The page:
Monday, August 10, 2015

Cinematography in "3:10 to Yuma" (1957)

Now I'm just going to share some of my favorite images from the movie and talk a little about how they get used.  A lot of important moments get framed in a very literal way, with a door or window within the movie serving as an extra frame to focus our attention.  Here's one of my favorites, shooting from inside the stagecoach to show Ben Wade and one of his gang outside.  They're free, we're trapped, and it's such a cool moment of putting us inside with the imperiled passengers.

Here, the porch roof and posts of the ranch house frame Alice Evans as she sees her husband and sons walk toward her, horseless and tired after their initial encounter with Wade:

The saloon doors get used as a frame a bunch of times too.  When Ben Wade first sees Emmy:

When he decides to stay in town instead of riding out with his men:

When Dan Evans arrives in town and sees that Wade is still there:

After Ben Wade gets captured, the kids of Bisby crowd around the saloon window, trying to get a glimpse of the famous bad man.  Looks like a few adults join in too:

Later, when they arrive at the hotel in Contention City, they use the hotel's back door to frame the four principal participants in the second half of the movie:

Here, they watch from the hotel room's window as Wade's gang begins to arrive in town:

And here, there's just Ben Wade looking out from his little make-shift prison:

Each one of those moments serves to accentuate separateness.  Who is shut in or out, who is choosing to walk through a barrier even though reason says they shouldn't.

Now, I'm exceedingly fond of shots that are crammed full of characters.  For an intimate drama that focuses mainly on the tension between two men, this movie manages a lot of awesome shots where lots and lots of people fill the frame.  I showed a couple of them above, and here are a bunch more.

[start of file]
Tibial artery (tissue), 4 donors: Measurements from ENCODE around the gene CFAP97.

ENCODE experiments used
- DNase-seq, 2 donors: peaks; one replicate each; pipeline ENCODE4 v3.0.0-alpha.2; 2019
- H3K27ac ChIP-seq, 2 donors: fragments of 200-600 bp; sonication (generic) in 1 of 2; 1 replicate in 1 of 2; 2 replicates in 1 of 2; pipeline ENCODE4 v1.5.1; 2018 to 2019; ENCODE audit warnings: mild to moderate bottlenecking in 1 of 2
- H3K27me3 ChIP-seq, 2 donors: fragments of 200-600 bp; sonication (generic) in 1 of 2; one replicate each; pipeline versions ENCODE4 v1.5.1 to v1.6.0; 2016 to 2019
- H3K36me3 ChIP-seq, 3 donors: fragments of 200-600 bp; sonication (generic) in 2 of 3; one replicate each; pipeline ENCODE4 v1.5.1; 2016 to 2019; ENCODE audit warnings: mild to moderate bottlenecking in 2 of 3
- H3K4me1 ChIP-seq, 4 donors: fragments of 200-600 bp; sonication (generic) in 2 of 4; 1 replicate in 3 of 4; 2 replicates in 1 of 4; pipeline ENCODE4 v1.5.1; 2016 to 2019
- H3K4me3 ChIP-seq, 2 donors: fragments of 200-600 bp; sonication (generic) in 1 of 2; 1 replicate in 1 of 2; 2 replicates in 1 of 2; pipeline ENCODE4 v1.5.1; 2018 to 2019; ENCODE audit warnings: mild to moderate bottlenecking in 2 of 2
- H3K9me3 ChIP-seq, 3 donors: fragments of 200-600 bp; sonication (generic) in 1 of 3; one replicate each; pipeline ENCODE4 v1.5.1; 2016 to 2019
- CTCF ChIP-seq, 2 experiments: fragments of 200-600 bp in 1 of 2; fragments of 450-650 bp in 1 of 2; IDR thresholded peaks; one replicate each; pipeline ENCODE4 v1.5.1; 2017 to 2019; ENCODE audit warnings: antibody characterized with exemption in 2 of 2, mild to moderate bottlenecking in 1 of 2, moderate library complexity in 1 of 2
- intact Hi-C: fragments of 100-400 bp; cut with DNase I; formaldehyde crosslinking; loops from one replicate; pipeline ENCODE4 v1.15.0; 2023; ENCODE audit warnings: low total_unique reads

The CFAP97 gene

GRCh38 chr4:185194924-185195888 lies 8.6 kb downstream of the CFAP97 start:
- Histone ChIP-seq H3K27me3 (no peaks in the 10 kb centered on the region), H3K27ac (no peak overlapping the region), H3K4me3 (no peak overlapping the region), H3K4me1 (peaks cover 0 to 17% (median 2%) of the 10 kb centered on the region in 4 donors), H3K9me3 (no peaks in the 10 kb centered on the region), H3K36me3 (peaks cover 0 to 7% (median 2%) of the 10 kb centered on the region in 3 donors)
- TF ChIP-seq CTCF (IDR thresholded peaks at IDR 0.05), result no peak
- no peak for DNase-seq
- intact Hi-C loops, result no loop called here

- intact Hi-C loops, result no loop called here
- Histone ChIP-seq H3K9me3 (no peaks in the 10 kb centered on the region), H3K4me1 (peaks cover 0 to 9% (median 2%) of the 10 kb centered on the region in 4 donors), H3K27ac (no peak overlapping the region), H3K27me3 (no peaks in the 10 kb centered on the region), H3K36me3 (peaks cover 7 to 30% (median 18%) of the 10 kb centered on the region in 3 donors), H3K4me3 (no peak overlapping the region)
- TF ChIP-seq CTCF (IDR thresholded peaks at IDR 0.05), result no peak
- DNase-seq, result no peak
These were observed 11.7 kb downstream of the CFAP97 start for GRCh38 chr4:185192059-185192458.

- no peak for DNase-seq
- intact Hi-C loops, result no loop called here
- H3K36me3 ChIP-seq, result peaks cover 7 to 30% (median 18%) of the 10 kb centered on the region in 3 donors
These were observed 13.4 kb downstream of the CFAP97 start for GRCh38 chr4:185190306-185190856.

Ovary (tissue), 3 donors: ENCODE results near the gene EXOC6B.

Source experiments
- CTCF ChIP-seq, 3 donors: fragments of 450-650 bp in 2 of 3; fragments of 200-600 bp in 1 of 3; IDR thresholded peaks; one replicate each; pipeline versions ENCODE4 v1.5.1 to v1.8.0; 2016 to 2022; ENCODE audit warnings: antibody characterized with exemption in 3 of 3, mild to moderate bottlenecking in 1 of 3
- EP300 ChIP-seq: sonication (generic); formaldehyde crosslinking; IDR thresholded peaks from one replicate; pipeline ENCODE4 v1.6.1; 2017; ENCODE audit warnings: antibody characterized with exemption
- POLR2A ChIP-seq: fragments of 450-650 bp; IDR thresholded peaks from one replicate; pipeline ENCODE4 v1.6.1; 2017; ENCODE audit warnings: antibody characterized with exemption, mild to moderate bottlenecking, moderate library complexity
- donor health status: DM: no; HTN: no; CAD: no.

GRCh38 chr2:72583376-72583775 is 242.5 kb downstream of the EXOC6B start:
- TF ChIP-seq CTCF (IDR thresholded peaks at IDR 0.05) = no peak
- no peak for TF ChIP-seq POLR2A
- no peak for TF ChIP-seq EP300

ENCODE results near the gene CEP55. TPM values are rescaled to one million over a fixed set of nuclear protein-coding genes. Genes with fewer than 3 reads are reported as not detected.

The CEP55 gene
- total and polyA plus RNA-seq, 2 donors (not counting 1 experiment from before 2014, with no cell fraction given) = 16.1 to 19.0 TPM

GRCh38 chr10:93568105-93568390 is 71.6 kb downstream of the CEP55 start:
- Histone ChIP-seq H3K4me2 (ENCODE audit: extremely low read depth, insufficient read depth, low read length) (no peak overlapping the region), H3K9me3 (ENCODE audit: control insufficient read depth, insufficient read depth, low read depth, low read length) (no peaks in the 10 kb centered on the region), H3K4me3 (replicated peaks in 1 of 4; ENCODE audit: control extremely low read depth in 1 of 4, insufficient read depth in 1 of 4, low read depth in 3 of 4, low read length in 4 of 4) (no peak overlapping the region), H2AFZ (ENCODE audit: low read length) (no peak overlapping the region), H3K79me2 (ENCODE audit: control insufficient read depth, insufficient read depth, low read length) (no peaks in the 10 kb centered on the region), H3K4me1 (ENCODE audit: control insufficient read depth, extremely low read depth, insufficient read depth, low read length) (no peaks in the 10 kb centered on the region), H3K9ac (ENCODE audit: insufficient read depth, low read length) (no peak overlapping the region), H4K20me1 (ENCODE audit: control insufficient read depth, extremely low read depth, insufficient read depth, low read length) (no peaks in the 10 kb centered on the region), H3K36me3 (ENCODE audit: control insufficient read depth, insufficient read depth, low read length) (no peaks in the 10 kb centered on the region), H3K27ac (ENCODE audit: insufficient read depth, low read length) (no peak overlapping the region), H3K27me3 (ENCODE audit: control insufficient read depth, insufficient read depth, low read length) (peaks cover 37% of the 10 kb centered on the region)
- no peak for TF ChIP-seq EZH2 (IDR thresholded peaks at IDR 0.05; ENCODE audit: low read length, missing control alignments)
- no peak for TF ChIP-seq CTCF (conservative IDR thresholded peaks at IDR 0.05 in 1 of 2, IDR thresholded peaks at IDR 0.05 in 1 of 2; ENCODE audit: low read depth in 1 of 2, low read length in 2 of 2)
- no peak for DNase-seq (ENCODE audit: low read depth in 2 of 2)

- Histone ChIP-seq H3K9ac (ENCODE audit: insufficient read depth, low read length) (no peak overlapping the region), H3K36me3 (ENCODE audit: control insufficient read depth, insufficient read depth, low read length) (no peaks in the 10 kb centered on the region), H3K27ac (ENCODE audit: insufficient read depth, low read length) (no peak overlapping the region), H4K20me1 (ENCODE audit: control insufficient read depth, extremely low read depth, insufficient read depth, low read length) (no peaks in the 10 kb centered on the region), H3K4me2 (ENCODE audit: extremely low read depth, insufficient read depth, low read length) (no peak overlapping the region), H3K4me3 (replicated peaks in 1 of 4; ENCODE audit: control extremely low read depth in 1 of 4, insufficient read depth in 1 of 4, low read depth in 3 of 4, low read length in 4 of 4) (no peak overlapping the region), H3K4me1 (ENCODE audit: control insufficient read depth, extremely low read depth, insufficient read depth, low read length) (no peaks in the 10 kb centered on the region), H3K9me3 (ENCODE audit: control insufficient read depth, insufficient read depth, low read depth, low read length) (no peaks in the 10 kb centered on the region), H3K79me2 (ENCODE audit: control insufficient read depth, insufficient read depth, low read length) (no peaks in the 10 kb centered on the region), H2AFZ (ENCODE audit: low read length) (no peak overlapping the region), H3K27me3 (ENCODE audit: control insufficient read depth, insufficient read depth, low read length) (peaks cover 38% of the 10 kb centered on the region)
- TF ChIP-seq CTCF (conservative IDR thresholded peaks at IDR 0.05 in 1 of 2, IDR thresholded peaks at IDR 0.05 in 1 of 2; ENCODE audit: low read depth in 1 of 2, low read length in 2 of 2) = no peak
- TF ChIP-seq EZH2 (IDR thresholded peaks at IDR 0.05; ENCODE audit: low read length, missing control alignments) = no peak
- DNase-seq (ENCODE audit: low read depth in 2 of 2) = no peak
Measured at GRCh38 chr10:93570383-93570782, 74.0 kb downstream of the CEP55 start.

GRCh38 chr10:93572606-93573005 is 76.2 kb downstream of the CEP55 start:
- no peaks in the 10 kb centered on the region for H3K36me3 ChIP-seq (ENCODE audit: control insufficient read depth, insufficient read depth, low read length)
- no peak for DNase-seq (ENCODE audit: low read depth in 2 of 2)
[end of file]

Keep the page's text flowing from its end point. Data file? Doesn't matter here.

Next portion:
Ben Wade's gang descending on the saloon in Bisby:

Inside the saloon, where they overwhelmingly outnumber Emmy:

Another one reinforcing how alone she is, surrounded by what we know to be desperadoes:

Emmy caught in the middle of Dan and Ben, when Ben's complicity in the stage hold-up is confirmed:

Now it's Ben who's surrounded, with Dan looming over him:

The townsfolk and stage line owner confer with the marshal on what's to be done with their captive:

Ben Wade has become a spectacle, the Big Bad handcuffed and forced into the very stagecoach he held up hours earlier.  Everyone gapes and gawks at him, except Emmy:

Ben having supper with Dan's family, surrounded again:

I love how all those super-full-of-people shots reinforce the fact that, although this movie centers around two men, their actions touch so many other lives.  Ben's gang, the people of Bisby, Emmy, Dan's family -- they're all affected by the hold-up, by Ben's capture, by Dan taking Ben to the stage.

Finally, I do think 3:10 to Yuma has a noir-ish feel to its use of images, and here are a few that highlight that.  First, here's a beautiful shot of Ben Wade entering the saloon a second time, his shadow looming on the floor:

Later, here's Dan Evans' shadow overpowering Ben:

This is what we first see of Ben Wade and Emmy after their romantic interlude:

Soon after, the camera pulls almost uncomfortably close to them, both their faces alternately in shadow and light:

My favorite shot from the whole movie involves shadows too, with Ben Wade's dark past behind him and the possibility of a light new future ahead:

Then there's this ominous shot of a really creepy chandelier in the hotel's lobby.  Something about it looks evil and tarantula-like to me:

Later on, we get the most noir-esque shot of all, when Alice Evans arrives and discovers someone she knows hanging dead from that very chandelier: